MATEC Web Conf.
Volume 149, 20182nd International Congress on Materials & Structural Stability (CMSS-2017)
|Number of page(s)||6|
|Section||Session 1 : Materials & Pathologies|
|Published online||14 February 2018|
Inhibitive effect of N,N'-Dimethylaminoethanol on carbon steel corrosion in neutral sodium chloride solution, at different temperatures
Laboratory E.O.L.E, Abou Bekr Belkaid University, Civil Engineering, Tlemcen, Algeria
The inhibition of carbon steel corrosion in neutral sodium chloride solution by N,N'- Dimethylaminoethanol (DMEA), at different temperatures, was investigated using weight loss, potentiodynamic polarization and electrochemical impedance spectroscopy (EIS) techniques. The results obtained confirm that DMEA is a good organic corrosion inhibitor for carbon steel in 0.5M of NaCl (concentration encountered in the Mediterranean seawater), over the whole range of temperatures studied. The inhibition efficiency (IE%) increases with increasing DMEA concentration; it reaches highest value for a concentration around 0.125 mol.L-1. Potentiodynamic polarization data show that, the compound studied in this research predominantly act as anodic-type inhibitor. The EIS study reveals that the addition of DMEA decreases the corrosion rate of carbon steel in neutral sodium chloride solution, due to the fact that the inhibitor molecules are strongly adsorbed on the active sites following Langmuir isotherm, thus leading to the formation of a stable protective film on the steel surface which is able to keep the metal/solution interface in a passive state. Furthermore, the values of the activation parameters, i.e. ΔHa and Ea obtained in this study indicate that the adsorption process of DMEA is endothermic and could be mainly attributed to chemisorption, respectively.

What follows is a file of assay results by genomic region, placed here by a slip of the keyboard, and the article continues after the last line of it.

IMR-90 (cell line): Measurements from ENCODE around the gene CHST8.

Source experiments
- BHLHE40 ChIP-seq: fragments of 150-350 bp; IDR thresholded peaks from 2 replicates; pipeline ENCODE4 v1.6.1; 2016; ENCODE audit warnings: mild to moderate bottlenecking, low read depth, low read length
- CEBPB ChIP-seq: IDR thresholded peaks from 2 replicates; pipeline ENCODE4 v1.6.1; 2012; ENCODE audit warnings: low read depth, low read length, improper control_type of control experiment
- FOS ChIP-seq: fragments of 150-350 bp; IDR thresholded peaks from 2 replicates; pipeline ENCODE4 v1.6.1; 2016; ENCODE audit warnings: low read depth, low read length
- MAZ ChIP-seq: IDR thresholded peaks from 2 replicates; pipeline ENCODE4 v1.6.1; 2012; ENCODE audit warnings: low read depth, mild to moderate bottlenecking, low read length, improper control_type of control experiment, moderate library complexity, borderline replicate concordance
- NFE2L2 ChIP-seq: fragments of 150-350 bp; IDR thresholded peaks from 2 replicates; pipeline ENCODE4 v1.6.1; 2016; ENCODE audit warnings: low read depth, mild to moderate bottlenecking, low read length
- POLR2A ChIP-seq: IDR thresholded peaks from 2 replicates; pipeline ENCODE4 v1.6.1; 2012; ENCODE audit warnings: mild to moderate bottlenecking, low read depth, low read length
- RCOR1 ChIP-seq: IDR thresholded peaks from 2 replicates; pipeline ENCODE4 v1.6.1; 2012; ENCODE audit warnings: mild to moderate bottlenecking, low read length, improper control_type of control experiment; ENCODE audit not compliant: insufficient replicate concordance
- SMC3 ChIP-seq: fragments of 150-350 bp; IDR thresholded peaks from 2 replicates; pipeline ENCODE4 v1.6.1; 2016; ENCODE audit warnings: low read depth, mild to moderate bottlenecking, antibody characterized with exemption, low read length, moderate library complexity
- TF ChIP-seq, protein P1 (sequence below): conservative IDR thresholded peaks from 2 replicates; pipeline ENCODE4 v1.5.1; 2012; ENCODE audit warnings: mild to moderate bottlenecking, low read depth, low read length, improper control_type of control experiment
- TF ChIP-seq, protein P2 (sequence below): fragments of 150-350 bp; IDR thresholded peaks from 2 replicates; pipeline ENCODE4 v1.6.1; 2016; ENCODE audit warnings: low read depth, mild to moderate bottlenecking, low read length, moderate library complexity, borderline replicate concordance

© The Authors, published by EDP Sciences, 2018
This is an Open Access article distributed under the terms of the Creative Commons Attribution License 4.0, which permits unrestricted use, distribution, and reproduction in any medium, provided the original work is properly cited. (http://creativecommons.org/licenses/by/4.0/).
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